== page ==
When it comes to modeling behavior, Flowers shares how she always asks the children in her life if she can give them a hug before doing so, regardless of their relationship, citing her goddaughter as an example.

“You never know with her — you might get a hug from her or you might just get a ‘peace out.’ But I respect her choice. It’s her body,” she says.

“I want her to know that she should expect to have people respect her choice.”

Adolescents and Teens

Flowers says that around middle school age, it’s common for kids to have questions about their bodies, and suggests having open dialogue about them and the normalcy of change.

“This is an ongoing conversation,” Flowers says.

“Bodies are gonna continue to change. This isn’t something where you hit 20, and then you’re perfect. We’re moving, changing beings, and that’s part of our humanity.”

Data shows that older adolescents and teens are actively thinking about and have questions around sex and relationships. 

Talk to the youth in your life about thoughtful decision making. Be intentional and specific, and tie it to sex and intimate relationships. 

This makes having clear conversations important, particularly about STI prevention, birth control and contraception options, understanding what abortion is, and all of the choices available if there is an unintended pregnancy.

Healthy relationships

By those teen years, conversations may evolve to what healthy relationships look like, whether they’re platonic, romantic, or sexual in nature.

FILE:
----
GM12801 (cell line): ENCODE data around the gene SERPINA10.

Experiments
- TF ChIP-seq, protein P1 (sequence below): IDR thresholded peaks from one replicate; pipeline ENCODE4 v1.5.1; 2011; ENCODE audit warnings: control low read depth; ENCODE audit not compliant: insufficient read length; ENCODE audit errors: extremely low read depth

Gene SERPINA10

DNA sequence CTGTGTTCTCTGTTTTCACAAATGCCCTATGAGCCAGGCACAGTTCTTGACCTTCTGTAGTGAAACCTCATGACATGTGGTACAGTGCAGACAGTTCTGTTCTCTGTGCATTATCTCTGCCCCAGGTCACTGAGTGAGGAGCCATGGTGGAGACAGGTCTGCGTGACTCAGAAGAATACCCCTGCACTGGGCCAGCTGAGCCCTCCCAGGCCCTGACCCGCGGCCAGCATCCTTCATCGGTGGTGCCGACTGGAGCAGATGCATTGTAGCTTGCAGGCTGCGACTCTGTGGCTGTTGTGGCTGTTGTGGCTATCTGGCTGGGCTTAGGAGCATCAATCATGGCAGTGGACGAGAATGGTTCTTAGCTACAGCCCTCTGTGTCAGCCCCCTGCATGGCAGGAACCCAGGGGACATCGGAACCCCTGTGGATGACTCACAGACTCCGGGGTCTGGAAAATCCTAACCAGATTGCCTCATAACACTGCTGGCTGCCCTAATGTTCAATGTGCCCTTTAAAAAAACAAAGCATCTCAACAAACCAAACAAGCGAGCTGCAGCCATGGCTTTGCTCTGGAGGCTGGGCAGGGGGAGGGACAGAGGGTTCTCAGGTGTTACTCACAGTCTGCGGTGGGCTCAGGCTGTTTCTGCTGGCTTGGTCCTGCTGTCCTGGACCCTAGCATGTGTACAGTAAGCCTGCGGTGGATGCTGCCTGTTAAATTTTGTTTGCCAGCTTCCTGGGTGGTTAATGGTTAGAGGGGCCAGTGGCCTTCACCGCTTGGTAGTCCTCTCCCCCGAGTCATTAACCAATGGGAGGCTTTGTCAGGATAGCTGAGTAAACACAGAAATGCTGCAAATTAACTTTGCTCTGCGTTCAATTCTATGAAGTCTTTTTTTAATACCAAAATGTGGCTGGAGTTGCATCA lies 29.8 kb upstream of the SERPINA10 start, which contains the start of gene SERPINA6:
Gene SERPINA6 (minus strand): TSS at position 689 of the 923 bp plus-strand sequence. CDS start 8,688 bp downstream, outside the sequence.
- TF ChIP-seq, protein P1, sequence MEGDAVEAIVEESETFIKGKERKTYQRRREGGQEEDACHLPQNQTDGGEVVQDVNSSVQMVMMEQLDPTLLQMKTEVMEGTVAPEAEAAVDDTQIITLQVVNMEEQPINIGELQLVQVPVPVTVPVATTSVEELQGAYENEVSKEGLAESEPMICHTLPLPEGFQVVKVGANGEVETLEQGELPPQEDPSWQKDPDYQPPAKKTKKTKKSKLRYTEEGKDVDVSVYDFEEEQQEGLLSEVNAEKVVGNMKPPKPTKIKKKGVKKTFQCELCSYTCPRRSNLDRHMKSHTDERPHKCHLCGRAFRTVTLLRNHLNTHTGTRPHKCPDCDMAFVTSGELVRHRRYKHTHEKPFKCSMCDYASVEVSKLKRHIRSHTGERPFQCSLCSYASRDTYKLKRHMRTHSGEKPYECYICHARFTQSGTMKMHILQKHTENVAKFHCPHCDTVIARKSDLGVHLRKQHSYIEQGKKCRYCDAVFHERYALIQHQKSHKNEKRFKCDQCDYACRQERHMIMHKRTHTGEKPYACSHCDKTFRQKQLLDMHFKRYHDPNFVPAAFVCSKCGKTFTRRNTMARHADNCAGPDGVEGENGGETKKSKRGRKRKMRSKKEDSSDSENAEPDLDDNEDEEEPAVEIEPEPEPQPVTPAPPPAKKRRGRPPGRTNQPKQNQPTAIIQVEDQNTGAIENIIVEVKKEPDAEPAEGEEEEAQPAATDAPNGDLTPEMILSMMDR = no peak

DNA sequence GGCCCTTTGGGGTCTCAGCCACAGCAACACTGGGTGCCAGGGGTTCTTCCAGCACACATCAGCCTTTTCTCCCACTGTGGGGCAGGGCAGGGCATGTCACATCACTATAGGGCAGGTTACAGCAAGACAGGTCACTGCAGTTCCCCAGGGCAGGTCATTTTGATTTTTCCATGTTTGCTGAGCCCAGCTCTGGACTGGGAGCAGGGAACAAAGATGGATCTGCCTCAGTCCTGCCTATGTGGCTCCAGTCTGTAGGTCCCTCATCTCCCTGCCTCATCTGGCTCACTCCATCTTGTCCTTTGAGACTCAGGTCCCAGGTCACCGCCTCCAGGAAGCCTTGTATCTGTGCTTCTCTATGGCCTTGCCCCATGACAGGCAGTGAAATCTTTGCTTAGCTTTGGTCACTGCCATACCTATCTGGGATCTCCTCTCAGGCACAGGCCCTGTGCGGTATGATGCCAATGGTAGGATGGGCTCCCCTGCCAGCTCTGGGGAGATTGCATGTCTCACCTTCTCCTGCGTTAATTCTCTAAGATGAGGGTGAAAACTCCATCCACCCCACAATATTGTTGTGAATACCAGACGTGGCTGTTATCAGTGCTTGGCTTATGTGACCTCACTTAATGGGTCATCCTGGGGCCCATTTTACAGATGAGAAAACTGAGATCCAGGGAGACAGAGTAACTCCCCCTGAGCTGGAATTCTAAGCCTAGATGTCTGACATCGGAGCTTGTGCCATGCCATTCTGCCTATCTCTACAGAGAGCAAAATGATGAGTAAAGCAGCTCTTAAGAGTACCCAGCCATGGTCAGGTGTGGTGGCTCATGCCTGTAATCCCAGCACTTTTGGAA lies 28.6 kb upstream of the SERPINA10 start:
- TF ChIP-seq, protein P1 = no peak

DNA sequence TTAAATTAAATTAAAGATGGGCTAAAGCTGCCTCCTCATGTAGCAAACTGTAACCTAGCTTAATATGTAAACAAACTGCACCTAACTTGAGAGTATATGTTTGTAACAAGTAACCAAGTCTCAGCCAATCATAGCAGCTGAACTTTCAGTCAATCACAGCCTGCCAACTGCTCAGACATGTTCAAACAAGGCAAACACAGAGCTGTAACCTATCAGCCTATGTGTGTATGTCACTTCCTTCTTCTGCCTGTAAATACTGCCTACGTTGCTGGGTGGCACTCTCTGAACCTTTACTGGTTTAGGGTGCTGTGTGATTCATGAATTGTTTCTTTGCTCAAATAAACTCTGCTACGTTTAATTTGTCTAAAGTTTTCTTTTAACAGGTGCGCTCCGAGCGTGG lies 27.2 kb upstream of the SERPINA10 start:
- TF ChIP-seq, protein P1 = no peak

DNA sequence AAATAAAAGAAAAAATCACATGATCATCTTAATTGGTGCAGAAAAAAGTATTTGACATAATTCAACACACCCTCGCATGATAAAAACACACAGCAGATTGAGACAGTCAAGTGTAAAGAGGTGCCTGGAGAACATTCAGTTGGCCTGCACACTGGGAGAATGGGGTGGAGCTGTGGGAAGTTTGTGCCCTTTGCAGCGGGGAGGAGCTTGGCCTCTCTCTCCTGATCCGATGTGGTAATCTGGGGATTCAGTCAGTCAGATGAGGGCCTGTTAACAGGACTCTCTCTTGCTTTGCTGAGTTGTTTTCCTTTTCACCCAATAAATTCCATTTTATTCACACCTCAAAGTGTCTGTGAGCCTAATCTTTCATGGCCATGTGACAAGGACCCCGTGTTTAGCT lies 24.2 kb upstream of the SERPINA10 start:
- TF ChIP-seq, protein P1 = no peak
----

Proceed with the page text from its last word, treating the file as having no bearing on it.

“We’re demonstrating and modeling dialogue about issues so that adults are able to support young people as they learn to make healthy decisions, foster satisfying friendships and intimate relationships throughout their lives,” Flowers says.

They could also include subjects like how you can explore yourself and others, and build upon the topics of consent and boundaries. This layer is important, as students with exposure to inclusive sex education can experience lower rates of intimate partner violence.

Embracing of different communities

Normalizing different family structures, relationship types, gender identities and sexualities are a major benefit to inclusive sex education and open dialogue.

“[When we engage in] education that’s really reflective of the communities’ lived experience — racial or cultural identity, religion, gender identity and sexual orientation —  we really learn to be inclusive and community-minded,” Flowers says.